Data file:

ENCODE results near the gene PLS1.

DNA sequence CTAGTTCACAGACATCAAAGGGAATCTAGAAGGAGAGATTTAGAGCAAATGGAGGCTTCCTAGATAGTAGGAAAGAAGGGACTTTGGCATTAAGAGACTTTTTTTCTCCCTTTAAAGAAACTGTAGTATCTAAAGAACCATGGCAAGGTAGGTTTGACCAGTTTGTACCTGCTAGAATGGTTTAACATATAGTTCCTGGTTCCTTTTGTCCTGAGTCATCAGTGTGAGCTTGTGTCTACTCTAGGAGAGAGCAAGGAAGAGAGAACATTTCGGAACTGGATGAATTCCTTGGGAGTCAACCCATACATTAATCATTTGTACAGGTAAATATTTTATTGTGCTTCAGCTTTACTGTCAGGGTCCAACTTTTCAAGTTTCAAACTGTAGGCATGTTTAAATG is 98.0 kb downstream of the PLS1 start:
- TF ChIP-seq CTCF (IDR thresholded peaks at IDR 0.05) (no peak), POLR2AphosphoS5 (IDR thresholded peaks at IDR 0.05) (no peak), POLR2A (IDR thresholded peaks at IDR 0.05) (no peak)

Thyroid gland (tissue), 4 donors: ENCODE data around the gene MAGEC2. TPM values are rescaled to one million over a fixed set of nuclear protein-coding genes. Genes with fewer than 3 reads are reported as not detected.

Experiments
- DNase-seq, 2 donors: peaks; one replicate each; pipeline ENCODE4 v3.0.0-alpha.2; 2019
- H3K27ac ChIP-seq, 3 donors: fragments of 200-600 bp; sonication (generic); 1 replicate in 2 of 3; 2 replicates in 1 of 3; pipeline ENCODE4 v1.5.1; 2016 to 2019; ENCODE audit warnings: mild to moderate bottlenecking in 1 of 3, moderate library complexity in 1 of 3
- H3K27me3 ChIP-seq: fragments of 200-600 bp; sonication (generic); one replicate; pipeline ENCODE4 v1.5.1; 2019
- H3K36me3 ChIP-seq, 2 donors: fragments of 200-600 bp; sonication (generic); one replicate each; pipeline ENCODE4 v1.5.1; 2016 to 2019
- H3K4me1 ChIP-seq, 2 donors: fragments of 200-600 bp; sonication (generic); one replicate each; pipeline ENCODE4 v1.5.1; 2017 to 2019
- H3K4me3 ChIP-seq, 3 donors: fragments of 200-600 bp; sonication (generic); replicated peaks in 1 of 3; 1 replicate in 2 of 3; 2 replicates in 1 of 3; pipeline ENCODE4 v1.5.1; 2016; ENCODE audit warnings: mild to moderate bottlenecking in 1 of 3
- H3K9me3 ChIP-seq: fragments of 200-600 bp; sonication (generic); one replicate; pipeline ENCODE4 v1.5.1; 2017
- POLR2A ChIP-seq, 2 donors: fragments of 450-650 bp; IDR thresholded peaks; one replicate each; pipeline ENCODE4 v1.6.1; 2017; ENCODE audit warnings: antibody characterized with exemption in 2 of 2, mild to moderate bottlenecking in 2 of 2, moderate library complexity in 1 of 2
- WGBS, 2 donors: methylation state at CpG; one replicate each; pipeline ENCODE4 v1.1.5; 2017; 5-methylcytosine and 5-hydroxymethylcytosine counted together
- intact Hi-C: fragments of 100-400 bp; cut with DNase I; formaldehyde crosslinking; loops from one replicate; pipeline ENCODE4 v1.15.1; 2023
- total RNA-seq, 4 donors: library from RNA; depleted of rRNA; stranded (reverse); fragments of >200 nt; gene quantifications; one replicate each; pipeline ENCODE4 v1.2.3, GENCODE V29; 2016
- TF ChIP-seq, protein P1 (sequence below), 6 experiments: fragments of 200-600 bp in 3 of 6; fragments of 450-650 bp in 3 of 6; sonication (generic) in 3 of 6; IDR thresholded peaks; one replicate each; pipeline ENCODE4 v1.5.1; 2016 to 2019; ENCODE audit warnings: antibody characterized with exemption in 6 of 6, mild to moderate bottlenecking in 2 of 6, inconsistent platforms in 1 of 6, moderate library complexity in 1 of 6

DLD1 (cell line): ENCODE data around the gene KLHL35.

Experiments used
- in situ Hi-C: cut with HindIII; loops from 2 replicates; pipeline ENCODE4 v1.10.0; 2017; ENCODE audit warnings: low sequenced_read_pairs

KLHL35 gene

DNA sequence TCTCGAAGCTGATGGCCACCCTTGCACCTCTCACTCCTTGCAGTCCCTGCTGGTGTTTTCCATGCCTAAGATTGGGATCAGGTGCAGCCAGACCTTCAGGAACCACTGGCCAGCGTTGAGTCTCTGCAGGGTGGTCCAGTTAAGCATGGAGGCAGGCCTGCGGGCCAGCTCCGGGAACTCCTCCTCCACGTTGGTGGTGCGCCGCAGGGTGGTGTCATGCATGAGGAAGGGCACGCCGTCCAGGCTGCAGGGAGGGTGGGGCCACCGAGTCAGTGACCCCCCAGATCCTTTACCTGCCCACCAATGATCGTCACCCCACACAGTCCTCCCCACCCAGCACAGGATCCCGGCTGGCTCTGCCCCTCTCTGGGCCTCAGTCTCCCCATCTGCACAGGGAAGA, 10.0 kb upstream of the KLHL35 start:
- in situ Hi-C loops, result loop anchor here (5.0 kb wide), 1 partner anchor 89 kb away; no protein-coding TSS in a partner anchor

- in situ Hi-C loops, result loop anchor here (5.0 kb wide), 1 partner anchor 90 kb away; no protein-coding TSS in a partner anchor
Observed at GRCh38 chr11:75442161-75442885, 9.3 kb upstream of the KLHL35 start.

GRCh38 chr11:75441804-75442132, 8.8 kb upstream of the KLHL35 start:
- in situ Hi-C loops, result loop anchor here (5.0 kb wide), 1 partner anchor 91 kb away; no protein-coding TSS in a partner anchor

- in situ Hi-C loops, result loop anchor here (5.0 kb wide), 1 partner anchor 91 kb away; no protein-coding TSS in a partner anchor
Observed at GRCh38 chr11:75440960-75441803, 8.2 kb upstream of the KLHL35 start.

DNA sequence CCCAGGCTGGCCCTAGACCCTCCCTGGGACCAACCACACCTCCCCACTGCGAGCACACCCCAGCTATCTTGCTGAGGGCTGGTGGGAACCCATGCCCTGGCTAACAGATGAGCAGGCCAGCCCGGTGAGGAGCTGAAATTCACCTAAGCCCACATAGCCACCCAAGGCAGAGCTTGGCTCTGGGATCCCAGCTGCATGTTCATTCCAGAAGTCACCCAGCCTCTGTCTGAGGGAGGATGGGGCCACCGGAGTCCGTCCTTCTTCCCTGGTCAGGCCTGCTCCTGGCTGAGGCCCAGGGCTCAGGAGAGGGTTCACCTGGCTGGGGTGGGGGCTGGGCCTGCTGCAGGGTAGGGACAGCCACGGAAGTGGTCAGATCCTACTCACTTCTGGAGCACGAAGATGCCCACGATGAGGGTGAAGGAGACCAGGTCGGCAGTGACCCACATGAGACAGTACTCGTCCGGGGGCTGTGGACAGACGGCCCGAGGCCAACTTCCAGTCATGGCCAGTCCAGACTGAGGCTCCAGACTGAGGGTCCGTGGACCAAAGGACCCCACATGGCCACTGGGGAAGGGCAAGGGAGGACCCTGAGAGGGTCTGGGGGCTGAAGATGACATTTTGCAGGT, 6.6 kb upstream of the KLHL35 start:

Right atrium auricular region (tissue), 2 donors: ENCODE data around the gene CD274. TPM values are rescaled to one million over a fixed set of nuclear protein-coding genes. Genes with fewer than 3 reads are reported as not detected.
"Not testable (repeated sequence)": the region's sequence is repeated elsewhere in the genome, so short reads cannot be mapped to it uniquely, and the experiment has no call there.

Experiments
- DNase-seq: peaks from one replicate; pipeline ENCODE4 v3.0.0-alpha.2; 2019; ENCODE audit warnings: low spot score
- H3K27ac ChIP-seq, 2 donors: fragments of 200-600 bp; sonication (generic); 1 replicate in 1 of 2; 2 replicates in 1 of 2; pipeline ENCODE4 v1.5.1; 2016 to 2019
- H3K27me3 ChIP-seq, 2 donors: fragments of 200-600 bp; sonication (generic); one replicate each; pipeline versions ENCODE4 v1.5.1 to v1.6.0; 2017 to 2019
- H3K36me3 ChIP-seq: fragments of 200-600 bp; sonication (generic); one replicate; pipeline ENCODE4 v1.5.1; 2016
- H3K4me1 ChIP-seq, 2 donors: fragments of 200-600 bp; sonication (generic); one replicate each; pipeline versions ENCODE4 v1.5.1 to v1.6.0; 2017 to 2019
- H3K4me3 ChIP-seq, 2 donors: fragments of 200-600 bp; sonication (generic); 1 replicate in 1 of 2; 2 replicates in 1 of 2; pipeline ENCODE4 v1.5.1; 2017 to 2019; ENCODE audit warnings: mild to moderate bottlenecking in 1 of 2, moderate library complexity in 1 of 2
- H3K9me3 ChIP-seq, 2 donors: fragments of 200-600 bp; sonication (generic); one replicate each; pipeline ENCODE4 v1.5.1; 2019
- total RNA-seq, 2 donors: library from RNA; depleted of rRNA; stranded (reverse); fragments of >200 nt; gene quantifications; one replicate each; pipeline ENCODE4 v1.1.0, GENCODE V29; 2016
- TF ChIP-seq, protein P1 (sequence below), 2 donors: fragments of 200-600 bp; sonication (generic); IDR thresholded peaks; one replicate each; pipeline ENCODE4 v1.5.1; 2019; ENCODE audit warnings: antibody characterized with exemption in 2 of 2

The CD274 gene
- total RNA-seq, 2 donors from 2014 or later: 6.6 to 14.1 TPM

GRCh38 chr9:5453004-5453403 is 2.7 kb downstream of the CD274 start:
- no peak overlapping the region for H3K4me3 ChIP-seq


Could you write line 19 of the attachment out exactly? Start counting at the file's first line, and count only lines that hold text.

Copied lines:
Experiments used